Fair rewards. Maximize rewards of active learning behaviors and minimize returns of passive learning behaviors. For example, folks who actively participate in discussion forums or coaching fellows, get extra points or financial rewards. Rewards also tend to wear off, so try to design different incentive systems to encourage different learning behaviors.
Smart groups. Divide participants into small groups and encourage passive participants to maximize group rewards rather than punish them. For example, add points or rewards for a group when each member contributes to a common task or competition.
Thought leaders. Invite thought leaders to share high-quality insights on various hot topics to ignite conversations. When the community gets chatty, even the lurkers will be tempted to participate.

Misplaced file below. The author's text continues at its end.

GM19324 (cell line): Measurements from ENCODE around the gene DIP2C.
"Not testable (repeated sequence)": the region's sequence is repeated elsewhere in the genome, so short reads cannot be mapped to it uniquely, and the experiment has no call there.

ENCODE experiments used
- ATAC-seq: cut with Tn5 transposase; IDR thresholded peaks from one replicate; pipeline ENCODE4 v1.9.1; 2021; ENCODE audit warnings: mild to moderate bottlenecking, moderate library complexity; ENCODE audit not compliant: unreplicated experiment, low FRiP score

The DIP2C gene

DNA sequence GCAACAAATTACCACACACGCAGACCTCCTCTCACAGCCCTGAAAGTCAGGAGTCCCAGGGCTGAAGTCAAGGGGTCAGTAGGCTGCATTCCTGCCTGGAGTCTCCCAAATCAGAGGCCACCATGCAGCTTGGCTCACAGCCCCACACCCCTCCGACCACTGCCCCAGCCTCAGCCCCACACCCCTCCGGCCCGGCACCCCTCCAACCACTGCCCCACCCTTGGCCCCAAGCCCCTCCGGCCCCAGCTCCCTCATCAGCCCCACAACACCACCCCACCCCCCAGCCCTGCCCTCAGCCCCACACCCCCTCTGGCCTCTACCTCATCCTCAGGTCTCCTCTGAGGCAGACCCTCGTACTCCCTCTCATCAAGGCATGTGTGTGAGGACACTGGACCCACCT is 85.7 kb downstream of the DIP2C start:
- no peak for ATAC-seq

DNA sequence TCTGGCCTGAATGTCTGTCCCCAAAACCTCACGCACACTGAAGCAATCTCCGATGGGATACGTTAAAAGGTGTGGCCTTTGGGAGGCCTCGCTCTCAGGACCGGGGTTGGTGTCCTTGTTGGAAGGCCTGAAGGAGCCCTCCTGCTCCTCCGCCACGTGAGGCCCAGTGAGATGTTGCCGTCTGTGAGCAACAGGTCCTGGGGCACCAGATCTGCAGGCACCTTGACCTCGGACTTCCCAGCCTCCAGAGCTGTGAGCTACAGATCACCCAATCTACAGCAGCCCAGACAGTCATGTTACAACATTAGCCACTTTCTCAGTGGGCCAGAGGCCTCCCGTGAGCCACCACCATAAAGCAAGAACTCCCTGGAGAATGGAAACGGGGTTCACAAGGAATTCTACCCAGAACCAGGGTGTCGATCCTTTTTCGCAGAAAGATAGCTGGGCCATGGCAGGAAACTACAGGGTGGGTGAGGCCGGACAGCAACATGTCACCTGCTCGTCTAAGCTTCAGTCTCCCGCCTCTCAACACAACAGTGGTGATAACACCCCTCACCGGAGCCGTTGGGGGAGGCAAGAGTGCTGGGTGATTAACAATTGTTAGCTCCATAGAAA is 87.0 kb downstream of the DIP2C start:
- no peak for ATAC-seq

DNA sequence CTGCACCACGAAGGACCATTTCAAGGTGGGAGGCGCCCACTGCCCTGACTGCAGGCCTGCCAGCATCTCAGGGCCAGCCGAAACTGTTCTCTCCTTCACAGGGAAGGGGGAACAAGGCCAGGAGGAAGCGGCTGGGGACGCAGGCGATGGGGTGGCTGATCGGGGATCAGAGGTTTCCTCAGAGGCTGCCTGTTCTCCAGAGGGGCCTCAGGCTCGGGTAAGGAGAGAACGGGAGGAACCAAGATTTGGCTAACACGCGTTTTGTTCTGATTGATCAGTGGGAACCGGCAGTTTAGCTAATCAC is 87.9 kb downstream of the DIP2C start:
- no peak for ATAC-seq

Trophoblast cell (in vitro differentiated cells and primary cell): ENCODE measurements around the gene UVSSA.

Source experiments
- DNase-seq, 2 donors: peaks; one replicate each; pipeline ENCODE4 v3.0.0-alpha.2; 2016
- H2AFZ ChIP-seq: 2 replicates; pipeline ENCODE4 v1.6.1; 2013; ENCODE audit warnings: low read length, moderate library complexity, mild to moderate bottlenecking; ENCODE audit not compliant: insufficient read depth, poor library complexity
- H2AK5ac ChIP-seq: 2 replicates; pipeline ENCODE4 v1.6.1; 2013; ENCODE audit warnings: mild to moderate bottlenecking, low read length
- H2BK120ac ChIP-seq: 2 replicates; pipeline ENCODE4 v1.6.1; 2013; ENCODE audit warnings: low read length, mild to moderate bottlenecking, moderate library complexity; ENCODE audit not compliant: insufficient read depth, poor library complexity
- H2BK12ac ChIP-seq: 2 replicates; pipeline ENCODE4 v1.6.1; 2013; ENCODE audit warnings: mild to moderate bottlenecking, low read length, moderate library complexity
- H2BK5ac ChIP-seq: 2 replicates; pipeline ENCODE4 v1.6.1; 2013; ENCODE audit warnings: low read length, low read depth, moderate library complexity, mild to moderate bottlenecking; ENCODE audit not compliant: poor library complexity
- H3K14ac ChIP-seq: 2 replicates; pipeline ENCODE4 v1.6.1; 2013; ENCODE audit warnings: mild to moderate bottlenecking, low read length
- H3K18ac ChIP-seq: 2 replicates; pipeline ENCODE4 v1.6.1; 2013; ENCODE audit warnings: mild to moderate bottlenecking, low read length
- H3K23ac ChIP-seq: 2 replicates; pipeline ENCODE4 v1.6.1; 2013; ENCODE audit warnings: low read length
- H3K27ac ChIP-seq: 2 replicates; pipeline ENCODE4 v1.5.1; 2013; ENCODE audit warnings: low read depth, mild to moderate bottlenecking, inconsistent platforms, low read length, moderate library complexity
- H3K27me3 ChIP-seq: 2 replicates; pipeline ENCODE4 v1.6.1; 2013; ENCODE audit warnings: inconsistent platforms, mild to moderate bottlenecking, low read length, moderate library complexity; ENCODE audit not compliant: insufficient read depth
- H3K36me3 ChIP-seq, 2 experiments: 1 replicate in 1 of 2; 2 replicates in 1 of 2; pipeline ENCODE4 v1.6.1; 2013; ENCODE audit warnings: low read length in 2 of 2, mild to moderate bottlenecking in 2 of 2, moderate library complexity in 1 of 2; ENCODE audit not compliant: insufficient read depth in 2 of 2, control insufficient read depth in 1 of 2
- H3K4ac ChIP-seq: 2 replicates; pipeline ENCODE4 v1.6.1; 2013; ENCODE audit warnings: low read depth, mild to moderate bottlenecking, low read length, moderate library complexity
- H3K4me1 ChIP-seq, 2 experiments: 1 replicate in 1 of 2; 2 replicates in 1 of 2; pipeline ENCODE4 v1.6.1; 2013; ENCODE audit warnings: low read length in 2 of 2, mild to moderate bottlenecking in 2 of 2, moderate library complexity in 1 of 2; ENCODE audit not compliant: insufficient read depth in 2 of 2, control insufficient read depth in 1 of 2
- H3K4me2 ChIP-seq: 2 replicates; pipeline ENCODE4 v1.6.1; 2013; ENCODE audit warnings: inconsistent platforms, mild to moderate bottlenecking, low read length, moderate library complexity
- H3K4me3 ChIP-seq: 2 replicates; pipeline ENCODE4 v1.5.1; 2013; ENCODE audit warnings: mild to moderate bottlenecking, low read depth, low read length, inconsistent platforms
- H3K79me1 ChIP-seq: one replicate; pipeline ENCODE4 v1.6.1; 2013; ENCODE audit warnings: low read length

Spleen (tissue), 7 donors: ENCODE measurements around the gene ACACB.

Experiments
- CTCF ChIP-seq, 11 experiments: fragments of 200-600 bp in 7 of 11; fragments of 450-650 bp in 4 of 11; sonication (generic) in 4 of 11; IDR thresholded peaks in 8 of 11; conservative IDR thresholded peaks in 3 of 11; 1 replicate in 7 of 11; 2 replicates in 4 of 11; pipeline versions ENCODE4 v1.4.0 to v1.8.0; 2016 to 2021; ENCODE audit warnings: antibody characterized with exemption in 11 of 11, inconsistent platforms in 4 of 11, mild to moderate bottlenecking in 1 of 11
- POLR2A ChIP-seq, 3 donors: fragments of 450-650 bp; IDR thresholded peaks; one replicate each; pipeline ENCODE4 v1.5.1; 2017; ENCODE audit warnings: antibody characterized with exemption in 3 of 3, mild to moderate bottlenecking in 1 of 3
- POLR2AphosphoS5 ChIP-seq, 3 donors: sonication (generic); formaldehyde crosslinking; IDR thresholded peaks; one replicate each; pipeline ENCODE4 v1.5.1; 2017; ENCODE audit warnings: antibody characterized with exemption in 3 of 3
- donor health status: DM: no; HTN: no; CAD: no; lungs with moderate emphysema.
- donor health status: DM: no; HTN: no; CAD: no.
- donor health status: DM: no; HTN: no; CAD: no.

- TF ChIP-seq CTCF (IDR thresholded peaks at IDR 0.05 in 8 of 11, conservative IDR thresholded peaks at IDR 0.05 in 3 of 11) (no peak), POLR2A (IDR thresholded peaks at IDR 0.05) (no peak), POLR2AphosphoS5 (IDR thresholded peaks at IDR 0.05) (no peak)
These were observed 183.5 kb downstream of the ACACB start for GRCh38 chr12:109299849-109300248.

Encourage reciprocation. When people feel a positive feeling after reciprocation, they are more motivated to continue the collaboration. To promote reciprocation, the game system needs to be fair, focus on a good reputation, and encourage punishment for those who seek to take advantage of others, such as free riders.
Provide choices. When people have the option to make choices, they are motivated to act. For example, in addition to taking a quiz to get points, offer learners other options to receive points such as mentoring others.